Climbing the cobra’s hood: Duke’s Nose

I have lost count of the number of times I have climbed Duke’s Nose (1,005m) but I have never tired of this hike. This prominent peak, also known as Nagphani or Cobra’s Hood, guards the Bhor Ghat and is visible from the train as well as the road. While climbing the Khandala Ghat, Duke’s Nose looks like a formidable pinnacle. However, it’s a very popular and easy hike and requires no special climbing skills. It takes an average of two hours to get to the top and the same to return. Unlike other spots, this is a very enjoyable hike even in the monsoons. Though the top can get windy and cold, the clouds occasionally break to give you a fantastic view of the valley below. You can also sit and watch trains crawling in and out of the tunnels like giant worms. Remember to stock up on drinking water. Unless you are hiking in the monsoons or know the area very well, you are unlikely to find potable water along the way.


Duke’s Nose (Photo by By Alewis2388)





Duke’s Nose is named after Arthur Wellesley, the first Duke of Wellington (later general and British prime minister) who was famous, among other things, for his large aquiline nose. The large Apinnacle, when seen from a distance, appears to be the nose of a person lying down. Locals call this peak Nagphani or Cobra’s Hood, though it doesn’t really have the fanned head of a cobra. Duke’s Nose has been a challenging technical climb from the valley as well as a daring rappel for intrepid adventurers over the years. Any one attempting any professional rock climbing should be aware that there are huge bee hives on the cliff side of Duke’s Nose and that an accidental disturbance could cause major bee trouble.









From Khandala Station, walk back along the railway track for about 100m going towards Mumbai. Just past the level crossing (west), follow the old unused railway track that climbs up the hill. Once the track ends, continue along the narrow tarred road going left (due south-west) for a kilometre or so, which will bring you to Fore Bay. This is where the Tata duct line water is stored before it’s released down to Khopoli. This is private property but the Tata Electric Company has kept access open. This is also the last point where you will get water.


From Fore Bay, a footpath leads off into the jungle on the left (due south). This is really where the hike begins as one now leaves the beaten track and enters forests. About 5 mins into the trail, you’ll leave the Tata property and pass through a turnstile-like gate, immediately after which the path forks. The trail on the right is steep and full of scree, and the one on the left is gentle and easy. Take your pick, they both lead to the same col. A 15-min uphill trudge will bring you to the col with a large electric pylon. On the other side, you can see INS Shivaji, the naval training school, and Koregad Fort in the distance. Duke’s Nose is not visible from here. This is a good place to take a break.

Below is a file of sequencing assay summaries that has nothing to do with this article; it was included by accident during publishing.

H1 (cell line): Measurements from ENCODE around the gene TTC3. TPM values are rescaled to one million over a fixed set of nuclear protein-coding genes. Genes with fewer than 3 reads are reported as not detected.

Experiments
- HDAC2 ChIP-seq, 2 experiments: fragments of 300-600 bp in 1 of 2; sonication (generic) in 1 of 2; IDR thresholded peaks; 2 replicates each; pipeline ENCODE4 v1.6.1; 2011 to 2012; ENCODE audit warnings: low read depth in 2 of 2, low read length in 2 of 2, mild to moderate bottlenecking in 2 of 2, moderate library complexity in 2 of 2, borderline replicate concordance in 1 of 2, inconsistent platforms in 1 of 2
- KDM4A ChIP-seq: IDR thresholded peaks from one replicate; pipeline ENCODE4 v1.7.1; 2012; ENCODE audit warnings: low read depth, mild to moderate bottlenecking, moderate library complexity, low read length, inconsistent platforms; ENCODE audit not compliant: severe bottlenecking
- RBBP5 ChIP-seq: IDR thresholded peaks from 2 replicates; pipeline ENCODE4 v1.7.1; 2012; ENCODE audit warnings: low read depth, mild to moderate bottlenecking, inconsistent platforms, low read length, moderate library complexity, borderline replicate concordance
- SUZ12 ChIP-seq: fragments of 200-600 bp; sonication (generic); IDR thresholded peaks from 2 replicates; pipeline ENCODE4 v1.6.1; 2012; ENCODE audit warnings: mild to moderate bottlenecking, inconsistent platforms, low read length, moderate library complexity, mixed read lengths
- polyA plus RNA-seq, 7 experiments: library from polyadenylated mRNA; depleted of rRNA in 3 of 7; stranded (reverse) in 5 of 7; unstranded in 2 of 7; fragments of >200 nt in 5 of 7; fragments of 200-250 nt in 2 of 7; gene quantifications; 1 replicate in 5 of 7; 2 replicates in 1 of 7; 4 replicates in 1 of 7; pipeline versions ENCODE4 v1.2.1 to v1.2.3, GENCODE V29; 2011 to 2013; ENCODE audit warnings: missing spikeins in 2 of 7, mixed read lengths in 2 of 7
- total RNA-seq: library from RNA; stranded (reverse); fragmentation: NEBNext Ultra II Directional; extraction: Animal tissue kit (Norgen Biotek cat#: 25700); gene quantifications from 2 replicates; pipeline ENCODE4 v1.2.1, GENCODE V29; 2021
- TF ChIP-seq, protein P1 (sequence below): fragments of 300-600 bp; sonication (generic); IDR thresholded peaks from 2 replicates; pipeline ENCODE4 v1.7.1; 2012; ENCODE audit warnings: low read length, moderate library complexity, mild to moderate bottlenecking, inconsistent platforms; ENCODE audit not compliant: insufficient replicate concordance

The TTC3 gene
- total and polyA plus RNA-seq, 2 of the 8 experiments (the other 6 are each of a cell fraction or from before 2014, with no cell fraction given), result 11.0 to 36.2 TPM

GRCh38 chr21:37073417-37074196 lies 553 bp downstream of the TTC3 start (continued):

Rajmachi Fort (photo by Saurabh Kushwaha)


If you look back along the way you have come up, you can see Khandala Village, Rajmachi Fort and Dhak Plateau in the distance. From the col, follow the path going down towards INS Shivaji (due southwest) for a kilometre (10-15 mins). You will come out onto an open plain with Duke’s Nose visible on the diagonal to your right (due west). Duke’s Nose now looks like a small hillock because the entire area is at a higher elevation. It’s a 2-km walk (due south-west) across the fields to the base of Duke’s Nose (head for the low ridge that seems to connect Duke’s Nose to INS Shivaji). In the monsoon, this can be a very enjoyable but wet walk and you will have to ford several small streams (not very swift, mostly knee deep).


From the base, a well-used path winds its way and leads to the top. The path climbs gradually at first and then gets steeper. You’ll pass some Nilgiri trees and then take a rather steep trail (1/2 hr/ 1 km) to find yourself at the top marked by a tiny Shiva temple, marvellous views and a sheer drop to the valley below. It can sometimes get quite windy at the top as there is very little vegetation, so watch your step. Return You have to backtrack the way you came up.





● From Lonavla make your way past Ryewood Park to Monsoon Lake (also known as Lonavla Lake). Walk along the shores (on the right side or due south) till Duke’s Nose comes into view, then head across to the base of the ridge and walk up to the top. This is a longer route.


● Another option is to take an autorickshaw from Lonavla to Kurvanda Village and then walk around the base of the hill (on your right or along the shores of Lonavla Lake) till Duke’s Nose comes into view and head straight for the ridge.


● Yet another option is to head out to INS Shivaji (by bus or auto) from Lonavla and then hike cross-country to Duke’s Nose. You could return by the easier route described above.


● The die-hard trekker can go past the old railway line. On reaching the road that leads to Fore Bay, follow the path going right that leads down into a thick jungle. Climb a little-used path to the base of Duke’s Nose (the rightside base). Be warned this is a tough route and only those with rockclimbing skills should try it.




By Andre Morris


About the author: Andre Morris taught history at Mumbai’s Wilson  College before walking the wild side. He lives in Mumbai but spends half his life in the outdoors – hiking, rock climbing, rafting, canoeing and birdwatching. He also runs Outbound Adventure, an outdoor education and adventure outfit.